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Angela Merkel Warned That Germany Could Abandon The Euro

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http://www.guardian.co.uk/world/2010/dec/03/angela-merkel-germany-abandon-euro

German chancellor said to have made comments during an EU summit dinner in Brussels at the end of October

The German chancellor, Angela Merkel, has warned for the first time that her country could abandon the euro if she fails in her contested campaign to establish a new regime for the single currency, the Guardian has learned.

At an EU summit in Brussels at the end of October that was dominated by the euro crisis and wrangling over whether to bail out Ireland, Merkel became embroiled in a row with the Greek prime minister, George Papandreou, according to participants at the event's Thursday dinner.

Merkel's central aim, which she achieved, was to win agreement on re-opening the Lisbon treaty so a permanent system of bailout funding and investor losses could be established to deal with debt crises that have laid Greece and Ireland low and are threatening Portugal and Spain. The Germans also called for bailed-out countries to lose voting rights in EU councils.

At the Brussels dinner on 28 October attended by 27 EU heads of government or state, the presidents of the European commission and council, and the head of the European Central Bank, witnesses said Papandreou accused Merkel of tabling proposals that were "undemocratic".

"If this is the sort of club the euro is becoming, perhaps Germany should leave," Merkel replied, according to non-German government figures at the dinner. It was the first time in the 10 months since the euro was plunged into a fight for its survival that Germany, the EU's economic powerhouse and the lynchpin of the euro's viability, had suggested that quitting the currency is an option, however unlikely.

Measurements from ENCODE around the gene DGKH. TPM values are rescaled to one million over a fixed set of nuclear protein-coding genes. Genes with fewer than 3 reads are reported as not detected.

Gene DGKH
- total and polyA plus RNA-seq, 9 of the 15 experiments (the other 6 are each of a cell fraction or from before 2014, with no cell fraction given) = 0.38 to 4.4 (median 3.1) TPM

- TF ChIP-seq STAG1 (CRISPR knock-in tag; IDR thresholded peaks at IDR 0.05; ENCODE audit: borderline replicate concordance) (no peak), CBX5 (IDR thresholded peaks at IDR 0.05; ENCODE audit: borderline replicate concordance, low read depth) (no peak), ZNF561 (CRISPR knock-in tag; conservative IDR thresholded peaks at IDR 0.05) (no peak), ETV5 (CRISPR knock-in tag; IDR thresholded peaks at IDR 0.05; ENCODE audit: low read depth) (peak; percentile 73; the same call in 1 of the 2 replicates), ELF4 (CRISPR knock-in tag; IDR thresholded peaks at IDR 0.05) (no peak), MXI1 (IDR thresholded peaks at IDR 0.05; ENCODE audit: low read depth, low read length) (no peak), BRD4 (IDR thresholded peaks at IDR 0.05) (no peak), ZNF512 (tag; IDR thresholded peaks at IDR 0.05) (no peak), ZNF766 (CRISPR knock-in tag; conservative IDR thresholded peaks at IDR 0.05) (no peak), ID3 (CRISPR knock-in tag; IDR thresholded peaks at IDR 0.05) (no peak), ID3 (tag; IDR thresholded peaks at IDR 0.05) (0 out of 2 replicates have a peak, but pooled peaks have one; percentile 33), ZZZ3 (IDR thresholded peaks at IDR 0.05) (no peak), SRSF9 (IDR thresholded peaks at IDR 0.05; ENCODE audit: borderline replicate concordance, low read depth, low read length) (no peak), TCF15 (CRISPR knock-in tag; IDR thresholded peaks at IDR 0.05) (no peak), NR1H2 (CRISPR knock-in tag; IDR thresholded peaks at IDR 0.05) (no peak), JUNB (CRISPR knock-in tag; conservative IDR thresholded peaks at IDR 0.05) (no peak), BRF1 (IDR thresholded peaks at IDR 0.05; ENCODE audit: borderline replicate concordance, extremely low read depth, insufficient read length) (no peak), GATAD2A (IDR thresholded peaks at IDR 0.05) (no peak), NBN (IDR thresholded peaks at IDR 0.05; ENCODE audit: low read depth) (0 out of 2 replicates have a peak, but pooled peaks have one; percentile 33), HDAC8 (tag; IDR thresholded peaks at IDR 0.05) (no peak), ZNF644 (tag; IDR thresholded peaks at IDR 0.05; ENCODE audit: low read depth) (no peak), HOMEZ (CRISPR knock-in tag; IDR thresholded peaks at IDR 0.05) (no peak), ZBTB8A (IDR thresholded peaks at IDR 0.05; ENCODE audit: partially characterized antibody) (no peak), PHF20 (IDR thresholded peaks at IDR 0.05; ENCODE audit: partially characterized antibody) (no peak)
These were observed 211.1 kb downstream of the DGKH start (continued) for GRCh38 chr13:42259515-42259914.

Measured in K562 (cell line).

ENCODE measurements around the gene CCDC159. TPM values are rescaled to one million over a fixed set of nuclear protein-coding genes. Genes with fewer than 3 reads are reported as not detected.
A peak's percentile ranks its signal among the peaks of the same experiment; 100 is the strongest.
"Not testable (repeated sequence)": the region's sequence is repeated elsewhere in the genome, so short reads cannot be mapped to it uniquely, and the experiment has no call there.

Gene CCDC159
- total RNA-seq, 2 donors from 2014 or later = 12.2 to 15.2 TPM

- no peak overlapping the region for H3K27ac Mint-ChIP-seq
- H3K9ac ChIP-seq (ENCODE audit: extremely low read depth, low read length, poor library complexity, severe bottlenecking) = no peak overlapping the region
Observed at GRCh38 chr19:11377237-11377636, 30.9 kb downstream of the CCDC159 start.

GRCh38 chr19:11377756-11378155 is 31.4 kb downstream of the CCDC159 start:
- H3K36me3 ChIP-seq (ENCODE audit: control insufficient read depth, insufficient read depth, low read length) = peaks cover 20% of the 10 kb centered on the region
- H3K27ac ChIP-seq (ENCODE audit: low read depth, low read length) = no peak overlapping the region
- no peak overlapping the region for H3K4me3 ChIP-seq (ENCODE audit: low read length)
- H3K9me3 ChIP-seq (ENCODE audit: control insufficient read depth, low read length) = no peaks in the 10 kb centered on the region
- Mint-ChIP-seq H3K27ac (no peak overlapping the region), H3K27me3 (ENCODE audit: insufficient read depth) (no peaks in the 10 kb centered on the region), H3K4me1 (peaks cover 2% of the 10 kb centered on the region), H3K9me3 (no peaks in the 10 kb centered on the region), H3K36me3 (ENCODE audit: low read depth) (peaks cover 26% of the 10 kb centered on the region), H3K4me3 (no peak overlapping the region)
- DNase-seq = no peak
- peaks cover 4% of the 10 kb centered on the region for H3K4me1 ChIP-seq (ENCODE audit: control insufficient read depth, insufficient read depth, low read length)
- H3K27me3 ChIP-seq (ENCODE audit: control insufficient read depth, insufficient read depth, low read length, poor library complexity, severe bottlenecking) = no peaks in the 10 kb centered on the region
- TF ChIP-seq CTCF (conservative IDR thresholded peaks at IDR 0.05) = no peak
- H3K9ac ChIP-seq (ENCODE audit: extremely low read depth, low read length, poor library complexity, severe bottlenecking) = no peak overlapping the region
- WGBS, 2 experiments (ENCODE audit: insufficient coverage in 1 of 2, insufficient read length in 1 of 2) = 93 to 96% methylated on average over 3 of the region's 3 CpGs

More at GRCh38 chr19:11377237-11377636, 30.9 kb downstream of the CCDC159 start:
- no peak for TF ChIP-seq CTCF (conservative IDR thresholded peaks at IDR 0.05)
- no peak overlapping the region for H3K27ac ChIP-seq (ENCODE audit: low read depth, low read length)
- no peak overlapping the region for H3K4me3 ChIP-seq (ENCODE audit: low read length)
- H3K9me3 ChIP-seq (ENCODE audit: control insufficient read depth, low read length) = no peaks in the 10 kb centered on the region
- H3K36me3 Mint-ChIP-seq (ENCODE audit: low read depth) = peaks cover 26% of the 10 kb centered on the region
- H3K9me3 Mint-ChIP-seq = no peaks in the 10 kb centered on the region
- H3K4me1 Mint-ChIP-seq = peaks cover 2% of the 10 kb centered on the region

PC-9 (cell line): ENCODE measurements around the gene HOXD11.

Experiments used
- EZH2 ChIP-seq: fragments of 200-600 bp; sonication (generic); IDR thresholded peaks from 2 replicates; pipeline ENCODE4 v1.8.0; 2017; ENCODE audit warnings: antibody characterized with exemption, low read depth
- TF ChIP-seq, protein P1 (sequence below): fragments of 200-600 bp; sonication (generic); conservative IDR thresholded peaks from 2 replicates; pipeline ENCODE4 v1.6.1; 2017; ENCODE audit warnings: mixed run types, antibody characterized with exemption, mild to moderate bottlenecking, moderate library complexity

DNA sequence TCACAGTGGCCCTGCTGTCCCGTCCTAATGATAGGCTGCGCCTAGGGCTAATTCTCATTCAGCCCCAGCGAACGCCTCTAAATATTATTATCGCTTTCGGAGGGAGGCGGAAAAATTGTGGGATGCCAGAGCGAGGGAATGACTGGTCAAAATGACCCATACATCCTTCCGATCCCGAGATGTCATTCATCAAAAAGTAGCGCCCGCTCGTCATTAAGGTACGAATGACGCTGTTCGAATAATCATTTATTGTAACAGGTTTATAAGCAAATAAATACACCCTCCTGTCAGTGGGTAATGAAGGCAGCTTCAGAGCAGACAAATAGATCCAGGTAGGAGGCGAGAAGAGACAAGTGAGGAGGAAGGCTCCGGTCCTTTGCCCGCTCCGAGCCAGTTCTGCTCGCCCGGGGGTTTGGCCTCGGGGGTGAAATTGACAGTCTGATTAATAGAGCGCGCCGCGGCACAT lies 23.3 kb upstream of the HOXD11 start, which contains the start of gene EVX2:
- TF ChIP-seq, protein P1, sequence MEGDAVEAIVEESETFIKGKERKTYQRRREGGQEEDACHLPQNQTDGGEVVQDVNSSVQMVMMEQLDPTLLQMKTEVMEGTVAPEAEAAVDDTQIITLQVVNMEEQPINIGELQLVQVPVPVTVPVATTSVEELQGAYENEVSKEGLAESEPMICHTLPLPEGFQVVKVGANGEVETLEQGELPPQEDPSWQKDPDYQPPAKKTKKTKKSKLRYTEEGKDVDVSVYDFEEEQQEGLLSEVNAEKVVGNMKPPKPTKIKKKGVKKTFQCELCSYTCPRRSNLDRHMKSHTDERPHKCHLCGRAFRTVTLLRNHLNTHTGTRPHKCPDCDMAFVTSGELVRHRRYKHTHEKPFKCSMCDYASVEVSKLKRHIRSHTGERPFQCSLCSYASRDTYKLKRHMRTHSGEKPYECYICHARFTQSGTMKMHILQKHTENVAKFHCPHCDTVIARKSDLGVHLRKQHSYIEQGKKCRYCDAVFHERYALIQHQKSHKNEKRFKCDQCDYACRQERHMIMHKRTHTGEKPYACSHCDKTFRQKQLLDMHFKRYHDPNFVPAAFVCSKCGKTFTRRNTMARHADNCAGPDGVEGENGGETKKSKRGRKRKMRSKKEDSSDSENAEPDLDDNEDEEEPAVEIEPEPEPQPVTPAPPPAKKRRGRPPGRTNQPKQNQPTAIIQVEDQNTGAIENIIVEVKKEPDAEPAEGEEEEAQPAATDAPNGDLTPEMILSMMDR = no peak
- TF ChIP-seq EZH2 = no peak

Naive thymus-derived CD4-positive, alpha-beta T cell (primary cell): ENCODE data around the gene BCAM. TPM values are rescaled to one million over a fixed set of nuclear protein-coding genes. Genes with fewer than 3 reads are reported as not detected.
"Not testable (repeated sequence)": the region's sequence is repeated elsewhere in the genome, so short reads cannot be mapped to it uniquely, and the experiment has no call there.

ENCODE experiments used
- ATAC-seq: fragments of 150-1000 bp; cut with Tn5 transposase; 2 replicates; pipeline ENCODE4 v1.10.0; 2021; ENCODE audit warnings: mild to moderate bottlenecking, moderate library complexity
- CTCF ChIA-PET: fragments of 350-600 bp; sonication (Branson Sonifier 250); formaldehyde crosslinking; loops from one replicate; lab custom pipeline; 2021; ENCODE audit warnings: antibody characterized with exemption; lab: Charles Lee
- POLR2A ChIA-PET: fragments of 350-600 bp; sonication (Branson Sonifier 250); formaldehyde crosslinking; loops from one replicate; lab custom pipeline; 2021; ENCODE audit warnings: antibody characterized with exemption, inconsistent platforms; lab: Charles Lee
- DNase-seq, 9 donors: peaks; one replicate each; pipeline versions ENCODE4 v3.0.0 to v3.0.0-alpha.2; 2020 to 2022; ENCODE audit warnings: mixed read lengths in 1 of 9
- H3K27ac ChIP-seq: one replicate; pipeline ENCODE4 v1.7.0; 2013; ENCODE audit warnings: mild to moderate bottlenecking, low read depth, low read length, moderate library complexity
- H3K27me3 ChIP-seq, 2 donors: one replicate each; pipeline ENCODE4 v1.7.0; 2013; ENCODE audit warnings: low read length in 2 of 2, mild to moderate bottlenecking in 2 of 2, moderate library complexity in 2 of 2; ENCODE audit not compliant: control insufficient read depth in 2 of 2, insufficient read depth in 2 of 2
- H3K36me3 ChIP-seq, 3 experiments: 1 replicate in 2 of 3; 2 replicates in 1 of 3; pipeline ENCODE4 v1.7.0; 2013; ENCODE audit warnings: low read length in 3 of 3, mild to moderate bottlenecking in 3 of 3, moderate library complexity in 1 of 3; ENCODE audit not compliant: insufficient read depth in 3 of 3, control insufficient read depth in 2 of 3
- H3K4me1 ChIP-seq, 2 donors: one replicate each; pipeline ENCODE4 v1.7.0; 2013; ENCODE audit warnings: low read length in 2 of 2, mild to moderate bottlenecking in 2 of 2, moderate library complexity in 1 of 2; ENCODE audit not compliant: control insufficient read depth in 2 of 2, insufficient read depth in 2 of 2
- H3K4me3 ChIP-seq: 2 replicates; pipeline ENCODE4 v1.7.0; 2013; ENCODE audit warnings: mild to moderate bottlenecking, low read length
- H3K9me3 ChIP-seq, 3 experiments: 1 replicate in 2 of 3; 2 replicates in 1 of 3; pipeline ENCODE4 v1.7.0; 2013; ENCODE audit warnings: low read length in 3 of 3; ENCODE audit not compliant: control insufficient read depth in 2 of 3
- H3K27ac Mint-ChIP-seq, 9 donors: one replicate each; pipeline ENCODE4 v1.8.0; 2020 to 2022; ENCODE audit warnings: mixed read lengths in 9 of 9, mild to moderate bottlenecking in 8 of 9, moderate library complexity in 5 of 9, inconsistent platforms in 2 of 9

Merkel's spokesman Steffen Seibert would not comment on her remarks today. But the threat, he said, was "not plausible. The chancellor sees the euro as the central European project, wants to secure and defend it and the government is not at all thinking of leaving it," he said. "Germany is unconditionally and resolutely committed to the euro."

Interesting that this has come out over a month later. Is the Guardian behind with reporting this or are the Germans playing games aiming to get the upper hand in the bailout talks?

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Dead by the end of the year I reckon.

If it does fail big implications for all of those long term contracts written in Euro's.

It would also trigger the mother of all bank runs with funds probably heading from the PIIGS into the German banking system.

Edited by interestrateripoff

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If it does fail big implications for all of those long term contracts written in Euro's.

It would also trigger the mother of all bank runs with funds probably heading from the PIIGS into the German banking system.

Capital controls will be introduced first.

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Capital controls will be introduced first.